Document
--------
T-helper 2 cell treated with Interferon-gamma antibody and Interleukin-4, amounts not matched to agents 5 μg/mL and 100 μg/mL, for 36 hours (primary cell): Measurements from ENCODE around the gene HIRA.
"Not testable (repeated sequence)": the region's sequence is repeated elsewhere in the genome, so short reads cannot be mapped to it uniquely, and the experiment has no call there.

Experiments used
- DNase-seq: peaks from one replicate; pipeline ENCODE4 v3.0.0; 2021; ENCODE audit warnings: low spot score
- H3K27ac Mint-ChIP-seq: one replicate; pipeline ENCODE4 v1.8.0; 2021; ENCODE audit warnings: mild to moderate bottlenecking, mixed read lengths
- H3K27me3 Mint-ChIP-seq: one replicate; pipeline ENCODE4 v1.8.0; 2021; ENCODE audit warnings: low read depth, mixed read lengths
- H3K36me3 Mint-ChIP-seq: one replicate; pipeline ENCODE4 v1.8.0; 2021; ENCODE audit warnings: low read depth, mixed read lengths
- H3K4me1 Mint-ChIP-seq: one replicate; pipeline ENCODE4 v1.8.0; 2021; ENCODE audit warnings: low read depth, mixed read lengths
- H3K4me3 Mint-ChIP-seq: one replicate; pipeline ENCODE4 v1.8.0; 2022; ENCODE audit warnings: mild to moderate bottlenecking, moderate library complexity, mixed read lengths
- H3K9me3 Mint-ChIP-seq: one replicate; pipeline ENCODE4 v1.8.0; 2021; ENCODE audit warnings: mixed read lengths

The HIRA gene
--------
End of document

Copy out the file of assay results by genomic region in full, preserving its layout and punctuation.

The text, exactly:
T-helper 2 cell treated with Interferon-gamma antibody and Interleukin-4, amounts not matched to agents 5 μg/mL and 100 μg/mL, for 36 hours (primary cell): Measurements from ENCODE around the gene HIRA.
"Not testable (repeated sequence)": the region's sequence is repeated elsewhere in the genome, so short reads cannot be mapped to it uniquely, and the experiment has no call there.

Experiments used
- DNase-seq: peaks from one replicate; pipeline ENCODE4 v3.0.0; 2021; ENCODE audit warnings: low spot score
- H3K27ac Mint-ChIP-seq: one replicate; pipeline ENCODE4 v1.8.0; 2021; ENCODE audit warnings: mild to moderate bottlenecking, mixed read lengths
- H3K27me3 Mint-ChIP-seq: one replicate; pipeline ENCODE4 v1.8.0; 2021; ENCODE audit warnings: low read depth, mixed read lengths
- H3K36me3 Mint-ChIP-seq: one replicate; pipeline ENCODE4 v1.8.0; 2021; ENCODE audit warnings: low read depth, mixed read lengths
- H3K4me1 Mint-ChIP-seq: one replicate; pipeline ENCODE4 v1.8.0; 2021; ENCODE audit warnings: low read depth, mixed read lengths
- H3K4me3 Mint-ChIP-seq: one replicate; pipeline ENCODE4 v1.8.0; 2022; ENCODE audit warnings: mild to moderate bottlenecking, moderate library complexity, mixed read lengths
- H3K9me3 Mint-ChIP-seq: one replicate; pipeline ENCODE4 v1.8.0; 2021; ENCODE audit warnings: mixed read lengths

The HIRA gene